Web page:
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26 September 2006


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Are you surprised that Harvard is missing from the top 20? Does its absence possibly indicate that a percentage is not the right measure here? (Harvard is 13th overall in the number of social scientists.) How will these numbers shift in the next few years?

William Henderson

Tracey, Two points:

1) I imagine you will address this point later in the week, but the PhD arguably supplies the tools to do empirical work. To see if PhD's are indeed a good predictor of ELS output, we need to operationalize some measure of empirical work--very difficult analytically and logistically. Otherwise, the counting of PhD's is primarily a beauty contest. Note that Caron & Gely (2004) found no relationship between graduate degrees and quality/quantity of output. Those results could have been a product of criterion used and the simple methodology (paired t-tests). But maybe not.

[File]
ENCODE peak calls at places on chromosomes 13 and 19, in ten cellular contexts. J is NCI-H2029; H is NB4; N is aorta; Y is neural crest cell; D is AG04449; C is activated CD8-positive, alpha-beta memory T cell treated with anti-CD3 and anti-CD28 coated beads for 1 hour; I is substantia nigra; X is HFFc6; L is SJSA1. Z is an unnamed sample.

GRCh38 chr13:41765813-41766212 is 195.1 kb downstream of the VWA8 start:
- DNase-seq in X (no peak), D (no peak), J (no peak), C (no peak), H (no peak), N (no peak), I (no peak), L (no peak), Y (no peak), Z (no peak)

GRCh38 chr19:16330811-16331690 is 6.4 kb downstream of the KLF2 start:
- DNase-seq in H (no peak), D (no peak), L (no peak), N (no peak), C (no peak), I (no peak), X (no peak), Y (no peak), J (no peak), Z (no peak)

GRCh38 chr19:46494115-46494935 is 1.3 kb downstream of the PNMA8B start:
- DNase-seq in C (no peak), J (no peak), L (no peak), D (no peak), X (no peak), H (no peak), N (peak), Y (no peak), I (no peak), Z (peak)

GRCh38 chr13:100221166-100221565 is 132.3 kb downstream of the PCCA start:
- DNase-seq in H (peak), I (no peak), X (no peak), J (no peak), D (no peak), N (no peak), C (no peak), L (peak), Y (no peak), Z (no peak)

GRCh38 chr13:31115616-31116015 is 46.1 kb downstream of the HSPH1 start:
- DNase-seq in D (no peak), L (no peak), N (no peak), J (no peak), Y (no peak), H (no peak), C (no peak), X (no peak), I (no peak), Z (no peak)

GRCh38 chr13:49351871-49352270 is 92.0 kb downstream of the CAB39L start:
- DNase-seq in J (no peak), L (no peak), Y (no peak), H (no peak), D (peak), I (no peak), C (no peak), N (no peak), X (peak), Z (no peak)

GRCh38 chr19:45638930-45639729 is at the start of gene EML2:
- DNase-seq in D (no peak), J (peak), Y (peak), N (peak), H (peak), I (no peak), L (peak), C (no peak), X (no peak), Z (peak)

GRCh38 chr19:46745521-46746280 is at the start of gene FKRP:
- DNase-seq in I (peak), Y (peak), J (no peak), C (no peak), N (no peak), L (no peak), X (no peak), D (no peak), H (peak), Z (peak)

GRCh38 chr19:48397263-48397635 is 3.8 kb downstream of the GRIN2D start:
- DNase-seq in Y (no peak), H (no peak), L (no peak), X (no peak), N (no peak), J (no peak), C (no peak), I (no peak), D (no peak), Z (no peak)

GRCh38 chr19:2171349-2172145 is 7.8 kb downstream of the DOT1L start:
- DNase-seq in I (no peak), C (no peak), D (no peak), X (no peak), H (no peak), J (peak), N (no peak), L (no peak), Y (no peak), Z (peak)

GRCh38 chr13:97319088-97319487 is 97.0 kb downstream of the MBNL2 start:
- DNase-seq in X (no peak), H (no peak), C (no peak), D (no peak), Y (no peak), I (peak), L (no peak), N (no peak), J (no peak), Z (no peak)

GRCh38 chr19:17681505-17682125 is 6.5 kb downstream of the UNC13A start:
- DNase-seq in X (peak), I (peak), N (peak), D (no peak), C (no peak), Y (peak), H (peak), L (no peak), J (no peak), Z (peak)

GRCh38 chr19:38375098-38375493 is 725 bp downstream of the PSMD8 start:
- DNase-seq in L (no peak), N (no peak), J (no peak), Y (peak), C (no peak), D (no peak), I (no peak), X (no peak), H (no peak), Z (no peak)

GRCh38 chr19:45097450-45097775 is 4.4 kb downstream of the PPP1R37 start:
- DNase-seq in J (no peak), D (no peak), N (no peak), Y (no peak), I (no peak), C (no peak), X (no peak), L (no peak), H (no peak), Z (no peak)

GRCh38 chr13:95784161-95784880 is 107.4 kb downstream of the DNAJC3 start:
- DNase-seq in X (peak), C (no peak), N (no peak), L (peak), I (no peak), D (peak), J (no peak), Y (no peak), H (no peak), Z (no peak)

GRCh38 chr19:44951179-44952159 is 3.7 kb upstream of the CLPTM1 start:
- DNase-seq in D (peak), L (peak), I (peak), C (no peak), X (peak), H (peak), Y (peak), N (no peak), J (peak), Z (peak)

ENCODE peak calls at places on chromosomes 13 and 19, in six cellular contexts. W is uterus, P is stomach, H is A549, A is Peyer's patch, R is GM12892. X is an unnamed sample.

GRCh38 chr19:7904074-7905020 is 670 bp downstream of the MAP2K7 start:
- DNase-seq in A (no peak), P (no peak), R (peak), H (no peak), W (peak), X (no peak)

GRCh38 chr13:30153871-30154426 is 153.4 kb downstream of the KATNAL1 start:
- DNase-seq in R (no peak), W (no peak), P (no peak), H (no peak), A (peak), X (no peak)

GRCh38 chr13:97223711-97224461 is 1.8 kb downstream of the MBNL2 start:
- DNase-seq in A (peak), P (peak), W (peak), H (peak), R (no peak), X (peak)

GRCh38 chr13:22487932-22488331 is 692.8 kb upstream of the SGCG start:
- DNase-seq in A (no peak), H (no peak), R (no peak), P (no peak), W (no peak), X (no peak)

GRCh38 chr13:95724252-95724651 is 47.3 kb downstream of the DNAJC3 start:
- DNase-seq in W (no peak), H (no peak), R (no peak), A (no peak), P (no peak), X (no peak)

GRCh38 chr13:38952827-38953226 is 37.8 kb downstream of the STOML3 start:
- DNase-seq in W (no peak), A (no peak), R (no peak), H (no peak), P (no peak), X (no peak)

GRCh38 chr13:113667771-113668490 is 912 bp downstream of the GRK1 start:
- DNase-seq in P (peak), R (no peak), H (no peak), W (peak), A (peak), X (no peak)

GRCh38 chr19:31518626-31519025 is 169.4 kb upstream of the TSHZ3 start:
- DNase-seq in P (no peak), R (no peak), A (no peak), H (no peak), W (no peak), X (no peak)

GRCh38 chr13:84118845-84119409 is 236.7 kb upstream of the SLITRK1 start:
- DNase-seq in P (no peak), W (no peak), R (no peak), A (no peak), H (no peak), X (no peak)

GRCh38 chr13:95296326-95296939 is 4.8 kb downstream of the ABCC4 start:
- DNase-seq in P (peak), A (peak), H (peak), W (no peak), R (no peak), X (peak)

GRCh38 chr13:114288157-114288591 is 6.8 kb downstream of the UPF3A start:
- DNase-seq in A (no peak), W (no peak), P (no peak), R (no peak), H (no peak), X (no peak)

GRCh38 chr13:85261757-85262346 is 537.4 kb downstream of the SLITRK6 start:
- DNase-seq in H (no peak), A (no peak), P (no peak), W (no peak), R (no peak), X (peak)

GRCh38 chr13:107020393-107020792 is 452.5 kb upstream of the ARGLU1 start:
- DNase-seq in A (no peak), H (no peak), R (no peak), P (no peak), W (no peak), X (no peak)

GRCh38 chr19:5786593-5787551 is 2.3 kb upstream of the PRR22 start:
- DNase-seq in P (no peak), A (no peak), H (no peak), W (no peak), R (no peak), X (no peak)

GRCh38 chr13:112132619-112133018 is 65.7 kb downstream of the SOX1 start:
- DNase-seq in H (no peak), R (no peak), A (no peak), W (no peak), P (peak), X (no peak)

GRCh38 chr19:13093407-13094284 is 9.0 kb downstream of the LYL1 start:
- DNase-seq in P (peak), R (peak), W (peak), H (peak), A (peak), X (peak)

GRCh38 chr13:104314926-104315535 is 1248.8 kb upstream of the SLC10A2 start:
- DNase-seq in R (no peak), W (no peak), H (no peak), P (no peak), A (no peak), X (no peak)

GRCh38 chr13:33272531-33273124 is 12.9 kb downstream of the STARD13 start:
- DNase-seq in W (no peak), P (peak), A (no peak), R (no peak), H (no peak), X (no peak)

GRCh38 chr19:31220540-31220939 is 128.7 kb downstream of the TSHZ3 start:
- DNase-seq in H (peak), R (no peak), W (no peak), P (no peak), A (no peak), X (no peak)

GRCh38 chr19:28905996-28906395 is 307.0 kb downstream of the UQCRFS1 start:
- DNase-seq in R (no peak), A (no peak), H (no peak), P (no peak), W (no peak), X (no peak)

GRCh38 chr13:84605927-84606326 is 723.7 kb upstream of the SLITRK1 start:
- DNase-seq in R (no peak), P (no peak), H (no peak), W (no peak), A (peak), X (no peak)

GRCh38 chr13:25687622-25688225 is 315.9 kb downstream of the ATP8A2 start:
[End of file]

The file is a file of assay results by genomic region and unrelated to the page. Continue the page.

2) Your original Ind L J article on ELS rankings defined empirical as primarily quantitative in nature. The narrowness of that concept--which was, I think, widely shared by many in the legal academy--has come up repeatedly on this blog, most pointedly by Howard Gillman, Beth Mertz, Bob Nelson, and Stewart MacCauley. Have you rethought whether your methodology should include qualitative social science methods?

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